Sarah Isgur Flores, a Justice Department spokeswoman, said on Sunday that the department had “fully complied” with its internal guidelines in deciding to seize Ms. Watkins’s records. Three other reporters were also cited in Mr. Wolfe’s indictment; the Justice Department said their records were not subject to subpoenas.
The guidelines installed by Mr. Holder state that reporters must be informed ahead of time before the government obtains their records, giving them a chance to negotiate the scope of the request or to challenge it in court.
But there are exceptions: The guidelines say that the Justice Department can secretly obtain records if prior notice could threaten an investigation, or if there could be “grave harm to national security” or “imminent risk of death or serious bodily harm.”
Even if the guidelines are not followed, journalists have little recourse beyond a public outcry. The Justice Department guidelines are the equivalent of an in-house ethics handbook: They do not carry the weight of law, and news organizations would be hard-pressed to make a legal case if they were violated.
At the Justice Department meeting last Wednesday, which had been previously scheduled, Mr. Rosenstein did not mention the seizure of Ms. Watkins’s records. (Justice Department officials do not typically discuss ongoing investigations.) Mr. Rosenstein told the group that the department was continuing to contemplate changes to its rules on journalist subpoenas, according to a summary provided by Ms. Flores.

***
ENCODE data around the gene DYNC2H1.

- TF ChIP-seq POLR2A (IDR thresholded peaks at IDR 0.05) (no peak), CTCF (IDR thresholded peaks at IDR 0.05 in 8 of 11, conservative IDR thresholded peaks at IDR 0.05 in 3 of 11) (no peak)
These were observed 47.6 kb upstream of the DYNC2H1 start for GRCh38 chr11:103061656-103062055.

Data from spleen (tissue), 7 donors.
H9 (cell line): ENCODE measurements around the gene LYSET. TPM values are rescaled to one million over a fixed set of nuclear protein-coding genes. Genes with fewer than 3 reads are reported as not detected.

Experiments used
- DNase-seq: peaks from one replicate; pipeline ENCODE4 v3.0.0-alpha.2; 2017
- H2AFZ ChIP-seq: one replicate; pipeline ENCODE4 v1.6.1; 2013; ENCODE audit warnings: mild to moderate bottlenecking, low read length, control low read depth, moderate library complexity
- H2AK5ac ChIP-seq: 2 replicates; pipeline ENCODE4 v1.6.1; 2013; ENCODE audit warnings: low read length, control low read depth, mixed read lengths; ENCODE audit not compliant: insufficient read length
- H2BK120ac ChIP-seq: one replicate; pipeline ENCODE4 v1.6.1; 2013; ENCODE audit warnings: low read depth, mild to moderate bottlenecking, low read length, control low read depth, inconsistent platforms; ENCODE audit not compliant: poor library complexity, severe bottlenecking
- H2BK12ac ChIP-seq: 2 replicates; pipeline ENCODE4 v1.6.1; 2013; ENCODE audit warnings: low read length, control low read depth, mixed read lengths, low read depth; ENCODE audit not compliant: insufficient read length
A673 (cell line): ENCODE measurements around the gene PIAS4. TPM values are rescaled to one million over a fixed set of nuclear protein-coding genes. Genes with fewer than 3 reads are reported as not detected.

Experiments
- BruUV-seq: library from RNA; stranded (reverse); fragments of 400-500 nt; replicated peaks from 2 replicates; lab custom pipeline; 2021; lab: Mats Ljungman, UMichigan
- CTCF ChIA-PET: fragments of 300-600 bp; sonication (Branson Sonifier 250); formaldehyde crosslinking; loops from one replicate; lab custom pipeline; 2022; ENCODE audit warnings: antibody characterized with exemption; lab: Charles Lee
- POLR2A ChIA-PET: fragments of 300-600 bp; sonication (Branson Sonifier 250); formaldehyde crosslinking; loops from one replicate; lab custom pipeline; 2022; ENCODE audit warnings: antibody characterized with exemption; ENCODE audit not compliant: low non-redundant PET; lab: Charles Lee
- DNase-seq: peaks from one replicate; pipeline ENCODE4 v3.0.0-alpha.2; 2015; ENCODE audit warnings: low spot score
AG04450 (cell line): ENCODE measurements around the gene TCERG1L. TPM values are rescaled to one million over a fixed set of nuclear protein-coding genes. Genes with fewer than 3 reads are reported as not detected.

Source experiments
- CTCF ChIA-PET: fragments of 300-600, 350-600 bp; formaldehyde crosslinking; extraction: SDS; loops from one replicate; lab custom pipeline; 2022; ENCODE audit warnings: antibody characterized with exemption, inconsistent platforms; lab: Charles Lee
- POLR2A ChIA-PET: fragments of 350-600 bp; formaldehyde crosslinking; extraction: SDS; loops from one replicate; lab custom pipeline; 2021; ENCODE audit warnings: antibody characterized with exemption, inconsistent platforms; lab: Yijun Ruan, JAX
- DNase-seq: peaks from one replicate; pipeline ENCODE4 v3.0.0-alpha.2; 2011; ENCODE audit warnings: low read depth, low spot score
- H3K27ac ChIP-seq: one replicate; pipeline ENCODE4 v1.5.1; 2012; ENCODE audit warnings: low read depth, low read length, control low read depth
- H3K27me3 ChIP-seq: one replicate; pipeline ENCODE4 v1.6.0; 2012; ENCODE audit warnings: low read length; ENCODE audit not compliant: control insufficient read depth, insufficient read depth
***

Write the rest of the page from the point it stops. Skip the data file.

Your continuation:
Media advocates said they were worried that law enforcement officials could start obtaining journalists’ records as a first step, rather than a last resort, exposing communications with any number of confidential sources. “Leak investigations are absolutely intended to have a chilling effect on leaks,” Mr. Miller said. “That’s a perfectly legitimate objective from the government’s point of view. You don’t want people to leak classified information.”
Mr. Miller added that the electronic tools that are part and parcel of modern reporting, like emails, text messages and encrypted messaging apps, are more easily traceable than the methods used by investigative reporters like Bob Woodward in the 1970s.
“The Watergate leave-a-flower-pot-on-the-balcony, analog communication style to produce leaks is just not how the world works anymore,” Mr. Miller said.
Floyd Abrams, the famed First Amendment lawyer, said he was surprised that it had taken this long into Mr. Trump’s tenure for a reporter’s records to be seized. “I don’t think I’m alone in having expected more than this torrent of rhetorical attacks on the press,” he said in an interview.
Mr. Abrams, who represented The Times in the 1971 Pentagon Papers case, noted that President John Adams signed the Sedition Act of 1798, allowing for the prosecution of Americans who made political statements deemed malicious by the government. Editors were jailed under Abraham Lincoln, Joseph Pulitzer was indicted on a charge of libeling Theodore Roosevelt and Richard Nixon sued to stop publication of the Pentagon Papers.
“We’ve had other presidents who took action against the press,” Mr. Abrams said. “But we’ve never had a president who was more publicly engaged in the denigration on a daily basis of the press, in attacking its product and its good faith.”
He added, of the Watkins case: “One asks, one wonders, is this the first of much more to come?”
An earlier version of this article misstated Floyd Abrams’s role in the Pentagon Papers case. While he was a member of the legal team that represented The New York Times in the case, he did not argue it. (Alexander Bickel, The Times’s chief counsel on the case, argued it before the Supreme Court on June 26, 1971.)
Katie Benner contributed reporting